Humboldtians in private

What academic moms have to juggle

Research, teaching, having a baby at home: "I actually wanted to take a few months maternity leave. Ten days after giving birth, I was back at my computer.

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  • Recorded by Teresa Havlicek
Catherina Becker sitting at a desk with her child
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CATHERINA G. BECKER

Since 2021, neurobiologist Professor Dr Catherina G. Becker has been a Humboldt Professor at TU Dresden. She previously conducted research at ETH Zurich, Switzerland, the University of California, Irvine, United States, at the Centre for Molecular Neurobiology, Hamburg, and the University of Edinburgh, United Kingdom. 

Humboldt Professor Catherina G. Becker

This photo was taken more than 20 years ago. The baby is now over six feet tall and is studying computer science. I recently shared it on Twitter in a discussion amongst “academic moms” about how they juggle research, teaching, having a baby at home and, that well-kept secret, all the administration nobody prepares you for when you’re first appointed to a professorship. I don’t just tell my own story to encourage others. I also tell it to the selection and appointment boards I sit on. I believe it’s really important to make clear to them that, even today, six months’ maternity leave can still mean you are unable to publish that one extra paper that would have made all the difference to your funding application. It’s like interest and compound interest. Inequalities in your CV never stop having an impact, on nominations and on appointments.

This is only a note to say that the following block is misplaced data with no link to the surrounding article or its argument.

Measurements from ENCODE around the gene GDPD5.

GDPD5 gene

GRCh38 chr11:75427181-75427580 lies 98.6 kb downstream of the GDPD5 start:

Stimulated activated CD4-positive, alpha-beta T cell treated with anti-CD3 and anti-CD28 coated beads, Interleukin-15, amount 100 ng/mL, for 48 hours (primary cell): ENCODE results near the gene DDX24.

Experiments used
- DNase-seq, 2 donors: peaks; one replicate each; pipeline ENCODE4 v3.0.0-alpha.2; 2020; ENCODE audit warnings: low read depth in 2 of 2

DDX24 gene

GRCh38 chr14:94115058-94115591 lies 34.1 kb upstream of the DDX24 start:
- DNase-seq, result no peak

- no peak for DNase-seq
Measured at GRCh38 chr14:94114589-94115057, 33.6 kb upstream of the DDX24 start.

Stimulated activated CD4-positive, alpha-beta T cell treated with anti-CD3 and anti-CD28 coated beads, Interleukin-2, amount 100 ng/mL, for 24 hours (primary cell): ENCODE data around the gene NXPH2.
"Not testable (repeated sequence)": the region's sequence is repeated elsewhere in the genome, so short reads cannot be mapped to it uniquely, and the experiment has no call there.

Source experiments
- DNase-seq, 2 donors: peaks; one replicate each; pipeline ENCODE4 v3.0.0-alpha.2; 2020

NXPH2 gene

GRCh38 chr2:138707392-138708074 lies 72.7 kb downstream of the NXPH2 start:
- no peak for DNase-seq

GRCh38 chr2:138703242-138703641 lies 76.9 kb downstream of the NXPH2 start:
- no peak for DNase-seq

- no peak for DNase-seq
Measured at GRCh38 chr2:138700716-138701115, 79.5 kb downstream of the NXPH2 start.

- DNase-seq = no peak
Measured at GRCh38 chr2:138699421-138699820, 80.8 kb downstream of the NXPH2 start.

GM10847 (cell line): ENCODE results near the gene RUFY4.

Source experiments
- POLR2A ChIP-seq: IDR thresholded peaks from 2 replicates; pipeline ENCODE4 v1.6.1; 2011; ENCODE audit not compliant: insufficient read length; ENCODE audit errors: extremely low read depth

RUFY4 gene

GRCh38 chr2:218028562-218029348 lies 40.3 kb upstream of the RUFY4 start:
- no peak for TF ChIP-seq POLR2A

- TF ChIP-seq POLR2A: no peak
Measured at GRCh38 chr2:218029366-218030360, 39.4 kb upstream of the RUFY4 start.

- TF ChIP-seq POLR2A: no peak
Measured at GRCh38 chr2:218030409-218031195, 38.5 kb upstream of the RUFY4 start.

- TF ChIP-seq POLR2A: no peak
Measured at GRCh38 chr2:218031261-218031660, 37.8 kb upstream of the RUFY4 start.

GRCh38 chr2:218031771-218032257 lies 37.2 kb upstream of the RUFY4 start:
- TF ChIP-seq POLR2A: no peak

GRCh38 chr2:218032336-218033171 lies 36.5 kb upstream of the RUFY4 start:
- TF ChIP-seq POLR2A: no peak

When my son, the baby in the picture, was born, I was working on my habilitation. I actually wanted to take a few months maternity leave and then use the rest of my habilitation grant to work part time. This was not on my funding agency’s agenda, so I kept working. Ten days after giving birth, I was back at my computer. When my daughter was born four years previously, my husband and I had saved up so that I could take a four-month break. We didn’t get any financial support at the time at all. It is heartening to see that so much has changed. But it is also sobering to note that at professorial level, for example, the situation for women has still not changed enough. 

One positive effect of the Corona pandemic is that issues like home-schooling mean that people are talking more openly about the burden borne by parents and especially women. Particularly when it comes to mindset, I often observe that things are out of kilter: It starts with the question of how family duties are divided up, who makes the concessions and who pushes ahead with their career. It is often thought “natural” for the woman to stay at home “to begin with”. I still encounter many cases where women fail to complete their doctorates because they don’t get support from their environment.

I call on all of us to look at things more carefully: Instead of just counting publications when making selection decisions, we can ask about the story a piece of research is telling us. Does it address an interesting problem? What academic potential does it reveal? And be generously supportive, provide references, be encouraging. By which I don’t mean promoting people at random. I want us to ask ourselves whether we are guilty of applying internal censorship and pay close attention to questions like: Who has a vision? Who asks important questions? After all, most of us were lucky enough to meet someone who recognised us, encouraged us and supported us. Taken together, that can help to compensate for that one missing paper. 

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